First of all we must look at the fact put forward by modern physics that space and time are related aspects of the topology of our universe. In other words, our universe consists of the three observable dimensions of space and one of time. Putting together a theory that explains the existence of our universe required combining time and space into one continuum. Assuming this to be true, it follows that there should be a parallel measurement in space equivalent to measurements in time. It may seem nonsensical to talk of measuring space in seconds or time in miles, but the two are tied together through the speed of light. Therefore it follows that to convert one second of time into distance, we simply look at how far light travels in one second. That would be approximately 186,282 miles or three quarters the distance to the moon. This means that traveling one second back in time would be equivalent to traveling nearly the distance to the moon. Then there is the fact that a change in temporal position would mean having to adjust for the motion of the earth, sun and galaxy as they rotate and revolve. A lot harder than it looked, huh? Ok, let’s pretend we overcome this obstacle and achieve real, meaningful time travel. Could you go back in time and kill your grandfather early in his life, assuring that you will never be born? Time travel is full of paradoxes such as this. For the most part this can be overcome by incorporating quantum mechanics into the concept of time travel, and branching realities.
Quantum mechanics is a field of theory which developed in the first quarter of the twentieth century through the work of Niels Bohr, Pauli, Planck, Heisenberg, and Schrodinger. It’s basic tenets are that at a fundamental level matter exists as a cloud of uncertainty and probability. Heisenberg’s Uncertainty Principle states that one cannot measure both the position and momentum of an elementary particle because the act of observation changes the outcome. In this branch of physics cause and effect is said to break down and one can only state the probability of something being true. The most famous example of what quantum mechanics means in the real world was given as a thought experiment by Erwin Schrodinger and is known as Schrodinger’s Cat. Here it follows:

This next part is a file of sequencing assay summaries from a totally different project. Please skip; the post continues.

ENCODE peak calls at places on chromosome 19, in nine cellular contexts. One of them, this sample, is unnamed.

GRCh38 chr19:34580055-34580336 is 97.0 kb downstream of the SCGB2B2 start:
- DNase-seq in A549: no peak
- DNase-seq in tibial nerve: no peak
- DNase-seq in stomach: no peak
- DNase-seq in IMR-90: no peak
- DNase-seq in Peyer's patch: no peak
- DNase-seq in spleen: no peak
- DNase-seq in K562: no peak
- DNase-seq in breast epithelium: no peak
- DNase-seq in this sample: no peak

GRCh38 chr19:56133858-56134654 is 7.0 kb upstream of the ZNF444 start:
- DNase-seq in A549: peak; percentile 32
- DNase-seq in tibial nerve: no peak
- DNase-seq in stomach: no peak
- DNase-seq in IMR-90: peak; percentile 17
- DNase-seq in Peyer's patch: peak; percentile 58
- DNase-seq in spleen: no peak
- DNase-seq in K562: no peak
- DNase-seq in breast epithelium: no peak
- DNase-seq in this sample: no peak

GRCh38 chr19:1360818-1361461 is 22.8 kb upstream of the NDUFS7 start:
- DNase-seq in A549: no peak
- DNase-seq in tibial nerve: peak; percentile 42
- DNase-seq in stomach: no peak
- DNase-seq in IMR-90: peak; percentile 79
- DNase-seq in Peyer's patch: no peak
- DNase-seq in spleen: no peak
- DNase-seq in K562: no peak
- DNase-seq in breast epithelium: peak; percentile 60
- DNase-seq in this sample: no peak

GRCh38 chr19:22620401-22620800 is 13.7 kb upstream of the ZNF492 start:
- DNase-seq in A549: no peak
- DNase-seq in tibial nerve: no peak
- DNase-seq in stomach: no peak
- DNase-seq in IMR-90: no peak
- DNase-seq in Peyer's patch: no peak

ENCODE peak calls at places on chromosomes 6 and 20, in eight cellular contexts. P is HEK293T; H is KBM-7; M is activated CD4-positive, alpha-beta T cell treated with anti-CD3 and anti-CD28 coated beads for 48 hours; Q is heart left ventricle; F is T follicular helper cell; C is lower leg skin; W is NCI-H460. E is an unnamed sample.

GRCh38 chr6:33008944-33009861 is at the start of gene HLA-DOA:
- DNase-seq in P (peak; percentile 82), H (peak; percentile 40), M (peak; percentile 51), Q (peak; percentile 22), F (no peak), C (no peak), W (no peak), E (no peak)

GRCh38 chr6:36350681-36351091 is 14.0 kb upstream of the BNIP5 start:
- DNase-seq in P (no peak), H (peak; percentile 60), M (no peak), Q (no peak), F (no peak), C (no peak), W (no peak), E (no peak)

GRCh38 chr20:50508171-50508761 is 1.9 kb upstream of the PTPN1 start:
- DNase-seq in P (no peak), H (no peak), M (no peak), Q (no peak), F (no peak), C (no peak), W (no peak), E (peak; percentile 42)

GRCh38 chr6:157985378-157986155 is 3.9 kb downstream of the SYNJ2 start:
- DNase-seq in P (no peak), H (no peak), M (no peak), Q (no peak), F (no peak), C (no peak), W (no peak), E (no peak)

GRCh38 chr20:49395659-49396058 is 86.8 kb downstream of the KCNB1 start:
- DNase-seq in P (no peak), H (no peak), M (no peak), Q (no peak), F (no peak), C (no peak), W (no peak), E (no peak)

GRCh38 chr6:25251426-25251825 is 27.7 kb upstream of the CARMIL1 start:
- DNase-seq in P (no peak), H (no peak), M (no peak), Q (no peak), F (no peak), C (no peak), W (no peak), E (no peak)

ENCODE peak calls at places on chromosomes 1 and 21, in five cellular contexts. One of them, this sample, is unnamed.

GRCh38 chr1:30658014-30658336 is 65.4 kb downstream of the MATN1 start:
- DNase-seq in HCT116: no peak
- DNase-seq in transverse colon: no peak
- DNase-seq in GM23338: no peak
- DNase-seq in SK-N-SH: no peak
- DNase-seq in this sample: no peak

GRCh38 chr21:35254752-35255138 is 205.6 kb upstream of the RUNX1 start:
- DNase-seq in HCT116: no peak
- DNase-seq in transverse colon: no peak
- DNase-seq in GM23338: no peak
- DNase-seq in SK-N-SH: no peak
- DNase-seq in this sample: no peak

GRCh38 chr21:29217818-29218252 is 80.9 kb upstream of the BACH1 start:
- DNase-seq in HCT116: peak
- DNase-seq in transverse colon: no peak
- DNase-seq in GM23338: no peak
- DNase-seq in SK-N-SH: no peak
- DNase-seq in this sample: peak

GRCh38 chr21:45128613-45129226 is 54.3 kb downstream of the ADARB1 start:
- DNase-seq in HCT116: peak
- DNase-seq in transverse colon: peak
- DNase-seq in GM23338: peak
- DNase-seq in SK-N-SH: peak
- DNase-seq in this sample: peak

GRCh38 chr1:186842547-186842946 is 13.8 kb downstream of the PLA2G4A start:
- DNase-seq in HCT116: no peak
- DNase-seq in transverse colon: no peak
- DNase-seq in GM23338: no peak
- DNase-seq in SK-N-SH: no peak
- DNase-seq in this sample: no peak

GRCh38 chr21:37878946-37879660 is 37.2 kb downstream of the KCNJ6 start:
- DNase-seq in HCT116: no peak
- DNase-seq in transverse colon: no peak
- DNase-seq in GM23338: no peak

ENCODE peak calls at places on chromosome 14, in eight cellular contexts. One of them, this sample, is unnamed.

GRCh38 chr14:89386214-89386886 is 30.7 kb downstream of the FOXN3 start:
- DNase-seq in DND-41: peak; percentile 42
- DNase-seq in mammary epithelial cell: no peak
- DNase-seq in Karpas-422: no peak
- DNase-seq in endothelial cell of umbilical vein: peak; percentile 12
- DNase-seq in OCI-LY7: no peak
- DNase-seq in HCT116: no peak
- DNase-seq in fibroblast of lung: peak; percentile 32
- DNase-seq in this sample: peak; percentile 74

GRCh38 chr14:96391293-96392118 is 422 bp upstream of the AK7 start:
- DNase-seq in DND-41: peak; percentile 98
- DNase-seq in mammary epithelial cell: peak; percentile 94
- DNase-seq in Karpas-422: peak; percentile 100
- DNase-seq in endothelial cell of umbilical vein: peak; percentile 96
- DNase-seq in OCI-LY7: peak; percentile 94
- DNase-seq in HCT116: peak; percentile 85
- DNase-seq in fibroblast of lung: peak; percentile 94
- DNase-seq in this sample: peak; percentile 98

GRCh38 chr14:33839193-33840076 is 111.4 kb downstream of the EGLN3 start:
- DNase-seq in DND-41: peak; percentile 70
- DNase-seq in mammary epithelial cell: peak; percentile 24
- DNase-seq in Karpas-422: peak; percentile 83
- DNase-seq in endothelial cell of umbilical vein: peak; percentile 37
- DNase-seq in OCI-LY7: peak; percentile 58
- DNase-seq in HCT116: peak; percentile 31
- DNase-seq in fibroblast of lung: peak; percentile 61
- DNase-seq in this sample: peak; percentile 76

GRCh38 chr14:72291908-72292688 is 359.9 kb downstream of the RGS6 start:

A cat is placed in a sealed box. Attached to the box is an apparatus containing a radioactive nucleus and a canister of poison gas. This apparatus is separated from the cat in such a way that the cat can in no way interfere with it. The experiment is set up so that there is exactly a 50% chance of the nucleus decaying in one hour. If the nucleus decays, it will emit a particle that triggers the apparatus, which opens the canister and kills the cat. If the nucleus does not decay, then the cat remains alive. According to quantum mechanics the unobserved nucleus is described as a superposition (meaning it exists partly as each simultaneously) of “decayed nucleus” and “undecayed nucleus”. However, when the box is opened the experimenter sees only a “decayed nucleus/dead cat” or an “undecayed nucleus/living cat”.
The paradox of this experiment is that the cat is said to be both dead and alive until someone opens the box. (*No cats or animals of any kind were harmed in the writing of this article). This paradox can be resolved if we say that instead of both being true in one reality, that reality actually branches into two. In one universe the cat is alive and in the parallel universe it is dead. In this way our universe is constantly splitting into alternate universes in which every possibility is encompassed. This also solves the paradoxes of time travel. When our time traveler returns and makes changes in the past he would be creating an alternate universe without destroying the other. In this way, as he or she continued to make changes, our time traveler would never be able to return to their original timeline, although he could create one similar to it with the right changes. All of the possibilities and repercussions of a scenario such as this are spectacularly presented in the science fiction novel The Man Who Folded Himself, by David Gerrold.
In summary, time travel is a highly entertaining concept for science fiction, and actually holds some plausibility in certain concepts of modern physics. But as a practical application, it is not likely to become a part of our lives anytime soon. Of course, not being a time traveler myself, I cannot speak with certainty.
Time will tell.